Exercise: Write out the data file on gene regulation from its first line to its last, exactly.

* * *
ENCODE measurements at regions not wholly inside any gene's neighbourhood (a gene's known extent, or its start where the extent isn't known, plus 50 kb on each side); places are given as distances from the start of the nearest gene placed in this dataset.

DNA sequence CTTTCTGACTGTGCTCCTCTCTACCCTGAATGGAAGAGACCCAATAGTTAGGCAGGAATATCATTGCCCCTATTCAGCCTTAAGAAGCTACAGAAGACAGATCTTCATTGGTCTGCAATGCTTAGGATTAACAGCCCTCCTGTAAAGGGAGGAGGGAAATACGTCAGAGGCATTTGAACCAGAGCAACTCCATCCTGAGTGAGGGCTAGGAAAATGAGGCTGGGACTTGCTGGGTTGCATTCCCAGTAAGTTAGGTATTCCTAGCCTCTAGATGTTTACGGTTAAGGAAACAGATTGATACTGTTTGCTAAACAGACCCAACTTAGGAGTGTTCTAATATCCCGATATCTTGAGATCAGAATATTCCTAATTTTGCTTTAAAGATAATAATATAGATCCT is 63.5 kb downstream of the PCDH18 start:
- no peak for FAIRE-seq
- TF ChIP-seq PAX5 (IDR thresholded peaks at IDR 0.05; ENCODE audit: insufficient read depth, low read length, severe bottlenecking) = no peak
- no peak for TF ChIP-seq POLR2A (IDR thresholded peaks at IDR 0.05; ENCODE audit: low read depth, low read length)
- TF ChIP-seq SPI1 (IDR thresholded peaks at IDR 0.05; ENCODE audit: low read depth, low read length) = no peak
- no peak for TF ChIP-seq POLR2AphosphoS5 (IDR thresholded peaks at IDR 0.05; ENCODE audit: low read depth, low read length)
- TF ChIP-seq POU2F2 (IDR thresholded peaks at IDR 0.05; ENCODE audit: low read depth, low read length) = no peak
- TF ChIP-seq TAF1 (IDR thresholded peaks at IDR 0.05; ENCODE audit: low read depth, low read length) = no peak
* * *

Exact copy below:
ENCODE measurements at regions not wholly inside any gene's neighbourhood (a gene's known extent, or its start where the extent isn't known, plus 50 kb on each side); places are given as distances from the start of the nearest gene placed in this dataset.

DNA sequence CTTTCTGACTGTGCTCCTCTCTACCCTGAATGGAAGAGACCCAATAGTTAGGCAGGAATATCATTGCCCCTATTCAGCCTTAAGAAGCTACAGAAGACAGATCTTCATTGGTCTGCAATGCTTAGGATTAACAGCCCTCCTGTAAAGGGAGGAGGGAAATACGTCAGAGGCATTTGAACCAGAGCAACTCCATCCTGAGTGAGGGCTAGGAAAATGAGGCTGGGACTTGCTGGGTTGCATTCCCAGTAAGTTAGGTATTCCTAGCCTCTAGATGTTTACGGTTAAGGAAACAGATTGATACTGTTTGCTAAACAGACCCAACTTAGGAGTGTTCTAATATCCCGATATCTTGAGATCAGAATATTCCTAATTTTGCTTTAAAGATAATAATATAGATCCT is 63.5 kb downstream of the PCDH18 start:
- no peak for FAIRE-seq
- TF ChIP-seq PAX5 (IDR thresholded peaks at IDR 0.05; ENCODE audit: insufficient read depth, low read length, severe bottlenecking) = no peak
- no peak for TF ChIP-seq POLR2A (IDR thresholded peaks at IDR 0.05; ENCODE audit: low read depth, low read length)
- TF ChIP-seq SPI1 (IDR thresholded peaks at IDR 0.05; ENCODE audit: low read depth, low read length) = no peak
- no peak for TF ChIP-seq POLR2AphosphoS5 (IDR thresholded peaks at IDR 0.05; ENCODE audit: low read depth, low read length)
- TF ChIP-seq POU2F2 (IDR thresholded peaks at IDR 0.05; ENCODE audit: low read depth, low read length) = no peak
- TF ChIP-seq TAF1 (IDR thresholded peaks at IDR 0.05; ENCODE audit: low read depth, low read length) = no peak